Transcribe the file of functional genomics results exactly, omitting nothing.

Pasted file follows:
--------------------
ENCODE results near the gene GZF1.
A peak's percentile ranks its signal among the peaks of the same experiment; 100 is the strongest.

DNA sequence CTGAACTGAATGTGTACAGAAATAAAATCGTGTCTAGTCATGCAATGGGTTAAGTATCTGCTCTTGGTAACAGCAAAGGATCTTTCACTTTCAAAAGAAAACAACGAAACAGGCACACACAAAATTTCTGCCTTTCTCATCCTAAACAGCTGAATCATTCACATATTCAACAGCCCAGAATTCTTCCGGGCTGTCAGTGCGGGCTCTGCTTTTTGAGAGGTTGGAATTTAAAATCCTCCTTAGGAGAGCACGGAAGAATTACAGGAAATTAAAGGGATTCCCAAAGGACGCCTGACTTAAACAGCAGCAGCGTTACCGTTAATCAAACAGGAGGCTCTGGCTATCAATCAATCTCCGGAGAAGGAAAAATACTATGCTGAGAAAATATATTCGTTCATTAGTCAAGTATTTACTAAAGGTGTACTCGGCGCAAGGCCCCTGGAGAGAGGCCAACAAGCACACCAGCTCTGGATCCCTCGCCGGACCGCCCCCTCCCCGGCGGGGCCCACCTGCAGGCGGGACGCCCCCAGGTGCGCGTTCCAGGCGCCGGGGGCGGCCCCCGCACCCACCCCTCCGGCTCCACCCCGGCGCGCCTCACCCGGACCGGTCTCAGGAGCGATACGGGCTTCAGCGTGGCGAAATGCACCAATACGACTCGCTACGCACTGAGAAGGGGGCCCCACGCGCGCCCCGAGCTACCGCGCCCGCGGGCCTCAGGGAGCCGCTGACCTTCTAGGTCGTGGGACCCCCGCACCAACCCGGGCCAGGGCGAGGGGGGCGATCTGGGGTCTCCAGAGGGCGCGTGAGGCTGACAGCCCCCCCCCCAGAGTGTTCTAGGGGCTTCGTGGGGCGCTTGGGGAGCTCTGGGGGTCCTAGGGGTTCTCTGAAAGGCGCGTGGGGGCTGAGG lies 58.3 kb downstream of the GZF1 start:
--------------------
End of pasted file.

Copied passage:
ENCODE results near the gene GZF1.
A peak's percentile ranks its signal among the peaks of the same experiment; 100 is the strongest.

DNA sequence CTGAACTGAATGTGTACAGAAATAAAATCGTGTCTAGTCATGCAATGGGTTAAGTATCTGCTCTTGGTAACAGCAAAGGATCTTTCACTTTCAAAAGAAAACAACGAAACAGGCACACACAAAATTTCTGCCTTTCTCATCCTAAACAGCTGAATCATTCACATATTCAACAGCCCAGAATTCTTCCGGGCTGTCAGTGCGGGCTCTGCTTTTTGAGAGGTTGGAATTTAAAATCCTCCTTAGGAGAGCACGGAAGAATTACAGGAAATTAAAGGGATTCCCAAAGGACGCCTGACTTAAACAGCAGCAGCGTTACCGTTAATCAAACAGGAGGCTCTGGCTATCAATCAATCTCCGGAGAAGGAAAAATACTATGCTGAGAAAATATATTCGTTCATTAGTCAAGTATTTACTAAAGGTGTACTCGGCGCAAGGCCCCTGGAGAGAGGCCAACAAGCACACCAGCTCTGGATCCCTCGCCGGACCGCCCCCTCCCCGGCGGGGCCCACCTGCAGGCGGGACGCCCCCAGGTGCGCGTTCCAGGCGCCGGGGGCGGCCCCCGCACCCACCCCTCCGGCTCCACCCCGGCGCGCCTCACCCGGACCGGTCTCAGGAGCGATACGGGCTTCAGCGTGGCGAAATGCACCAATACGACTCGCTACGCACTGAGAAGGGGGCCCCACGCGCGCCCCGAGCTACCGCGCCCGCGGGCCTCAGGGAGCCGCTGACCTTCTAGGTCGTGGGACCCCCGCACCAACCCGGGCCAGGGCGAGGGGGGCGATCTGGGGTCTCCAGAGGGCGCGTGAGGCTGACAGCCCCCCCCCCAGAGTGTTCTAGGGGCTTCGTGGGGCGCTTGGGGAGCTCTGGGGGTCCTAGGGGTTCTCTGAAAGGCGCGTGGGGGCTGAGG lies 58.3 kb downstream of the GZF1 start: